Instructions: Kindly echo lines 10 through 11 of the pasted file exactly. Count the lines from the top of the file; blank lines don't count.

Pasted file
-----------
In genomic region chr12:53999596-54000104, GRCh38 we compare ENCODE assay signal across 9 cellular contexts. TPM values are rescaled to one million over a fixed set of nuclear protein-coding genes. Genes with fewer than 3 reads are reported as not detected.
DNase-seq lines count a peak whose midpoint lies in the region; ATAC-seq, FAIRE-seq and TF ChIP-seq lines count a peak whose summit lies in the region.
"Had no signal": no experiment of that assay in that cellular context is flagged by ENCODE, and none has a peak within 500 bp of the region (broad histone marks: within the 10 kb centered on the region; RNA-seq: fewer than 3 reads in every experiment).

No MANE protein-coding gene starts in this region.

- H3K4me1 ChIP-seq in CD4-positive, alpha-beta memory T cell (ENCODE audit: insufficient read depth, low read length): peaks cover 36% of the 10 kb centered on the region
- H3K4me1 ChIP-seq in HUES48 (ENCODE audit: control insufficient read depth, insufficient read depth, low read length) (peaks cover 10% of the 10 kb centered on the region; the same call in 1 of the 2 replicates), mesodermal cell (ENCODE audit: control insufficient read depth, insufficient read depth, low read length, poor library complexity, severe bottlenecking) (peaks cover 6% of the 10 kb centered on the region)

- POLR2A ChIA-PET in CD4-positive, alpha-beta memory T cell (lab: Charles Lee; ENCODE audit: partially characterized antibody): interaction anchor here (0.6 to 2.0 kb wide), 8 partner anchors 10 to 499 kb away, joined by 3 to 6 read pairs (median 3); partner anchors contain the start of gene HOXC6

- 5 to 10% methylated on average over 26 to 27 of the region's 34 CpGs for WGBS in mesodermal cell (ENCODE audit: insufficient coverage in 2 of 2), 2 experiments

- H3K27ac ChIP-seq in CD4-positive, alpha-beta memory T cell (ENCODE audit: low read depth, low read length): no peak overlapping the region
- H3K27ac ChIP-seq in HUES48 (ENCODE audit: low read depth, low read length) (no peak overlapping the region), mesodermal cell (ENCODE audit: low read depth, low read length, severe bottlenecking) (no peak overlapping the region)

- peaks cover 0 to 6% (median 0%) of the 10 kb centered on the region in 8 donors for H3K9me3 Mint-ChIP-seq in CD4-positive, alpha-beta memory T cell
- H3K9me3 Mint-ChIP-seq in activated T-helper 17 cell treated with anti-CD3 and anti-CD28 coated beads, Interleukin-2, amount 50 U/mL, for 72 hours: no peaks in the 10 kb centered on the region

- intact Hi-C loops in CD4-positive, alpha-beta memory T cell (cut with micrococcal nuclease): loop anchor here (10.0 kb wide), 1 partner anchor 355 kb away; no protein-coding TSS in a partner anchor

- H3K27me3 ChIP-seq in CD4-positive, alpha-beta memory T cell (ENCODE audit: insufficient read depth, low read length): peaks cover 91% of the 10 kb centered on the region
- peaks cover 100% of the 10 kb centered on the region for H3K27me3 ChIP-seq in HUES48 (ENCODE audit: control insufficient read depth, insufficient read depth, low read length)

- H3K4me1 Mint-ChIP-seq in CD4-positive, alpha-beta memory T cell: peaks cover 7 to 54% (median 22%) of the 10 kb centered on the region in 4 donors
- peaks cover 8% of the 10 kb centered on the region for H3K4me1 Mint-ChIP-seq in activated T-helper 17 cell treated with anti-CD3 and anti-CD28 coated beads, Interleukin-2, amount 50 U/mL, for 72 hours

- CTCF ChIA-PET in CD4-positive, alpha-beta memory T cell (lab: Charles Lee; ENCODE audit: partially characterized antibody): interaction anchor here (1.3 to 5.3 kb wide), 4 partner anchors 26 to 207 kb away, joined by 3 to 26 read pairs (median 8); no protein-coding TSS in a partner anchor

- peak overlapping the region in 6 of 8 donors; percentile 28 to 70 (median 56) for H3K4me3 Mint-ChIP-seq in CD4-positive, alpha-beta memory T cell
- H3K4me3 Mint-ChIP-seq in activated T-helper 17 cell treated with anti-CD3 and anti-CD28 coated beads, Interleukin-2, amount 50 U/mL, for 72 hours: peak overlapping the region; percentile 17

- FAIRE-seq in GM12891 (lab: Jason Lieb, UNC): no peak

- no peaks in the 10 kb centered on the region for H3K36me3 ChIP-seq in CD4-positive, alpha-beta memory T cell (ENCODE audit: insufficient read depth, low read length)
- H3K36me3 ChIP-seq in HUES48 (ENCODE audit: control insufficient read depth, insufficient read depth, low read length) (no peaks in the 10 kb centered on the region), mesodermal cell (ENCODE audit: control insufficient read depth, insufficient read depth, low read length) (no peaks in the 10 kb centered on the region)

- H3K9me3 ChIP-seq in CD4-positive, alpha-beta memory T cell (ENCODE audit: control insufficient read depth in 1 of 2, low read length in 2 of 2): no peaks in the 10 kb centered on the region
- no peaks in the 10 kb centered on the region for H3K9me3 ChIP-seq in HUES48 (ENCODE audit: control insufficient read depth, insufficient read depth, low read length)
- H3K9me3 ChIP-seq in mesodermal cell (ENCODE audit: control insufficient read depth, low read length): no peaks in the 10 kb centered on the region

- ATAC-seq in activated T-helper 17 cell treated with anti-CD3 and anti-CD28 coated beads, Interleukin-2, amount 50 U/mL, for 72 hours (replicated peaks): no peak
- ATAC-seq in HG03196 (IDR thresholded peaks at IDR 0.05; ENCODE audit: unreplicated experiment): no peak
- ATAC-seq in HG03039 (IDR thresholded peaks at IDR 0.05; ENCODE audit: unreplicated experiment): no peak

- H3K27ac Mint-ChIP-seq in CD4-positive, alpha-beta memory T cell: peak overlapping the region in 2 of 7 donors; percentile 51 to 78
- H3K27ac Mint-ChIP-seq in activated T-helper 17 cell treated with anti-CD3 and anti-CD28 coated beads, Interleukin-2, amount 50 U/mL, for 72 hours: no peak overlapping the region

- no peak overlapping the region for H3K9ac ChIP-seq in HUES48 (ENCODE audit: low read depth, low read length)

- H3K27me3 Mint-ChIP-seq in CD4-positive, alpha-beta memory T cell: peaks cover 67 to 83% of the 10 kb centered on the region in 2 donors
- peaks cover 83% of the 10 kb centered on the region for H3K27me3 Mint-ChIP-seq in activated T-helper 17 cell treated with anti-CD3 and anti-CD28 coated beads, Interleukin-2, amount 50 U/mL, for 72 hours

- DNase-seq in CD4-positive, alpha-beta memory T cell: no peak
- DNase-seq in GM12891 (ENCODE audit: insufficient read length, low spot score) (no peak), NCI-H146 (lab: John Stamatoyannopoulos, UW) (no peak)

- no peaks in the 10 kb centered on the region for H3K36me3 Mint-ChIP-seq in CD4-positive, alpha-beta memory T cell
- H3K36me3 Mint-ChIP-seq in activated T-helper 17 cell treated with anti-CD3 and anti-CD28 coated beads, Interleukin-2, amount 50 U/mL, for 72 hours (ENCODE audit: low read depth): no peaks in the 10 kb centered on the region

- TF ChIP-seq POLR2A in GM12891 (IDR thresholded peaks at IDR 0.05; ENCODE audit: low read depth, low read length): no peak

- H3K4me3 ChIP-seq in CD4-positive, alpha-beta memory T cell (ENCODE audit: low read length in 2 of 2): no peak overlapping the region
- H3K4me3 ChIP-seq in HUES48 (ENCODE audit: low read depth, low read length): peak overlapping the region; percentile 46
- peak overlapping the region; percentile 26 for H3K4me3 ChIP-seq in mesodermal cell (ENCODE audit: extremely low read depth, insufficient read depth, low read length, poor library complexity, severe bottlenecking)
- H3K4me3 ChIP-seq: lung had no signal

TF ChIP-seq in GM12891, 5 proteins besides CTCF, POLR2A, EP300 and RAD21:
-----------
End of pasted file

- H3K27ac ChIP-seq in HUES48 (ENCODE audit: low read depth, low read length) (no peak overlapping the region), mesodermal cell (ENCODE audit: low read depth, low read length, severe bottlenecking) (no peak overlapping the region)

- peaks cover 0 to 6% (median 0%) of the 10 kb centered on the region in 8 donors for H3K9me3 Mint-ChIP-seq in CD4-positive, alpha-beta memory T cell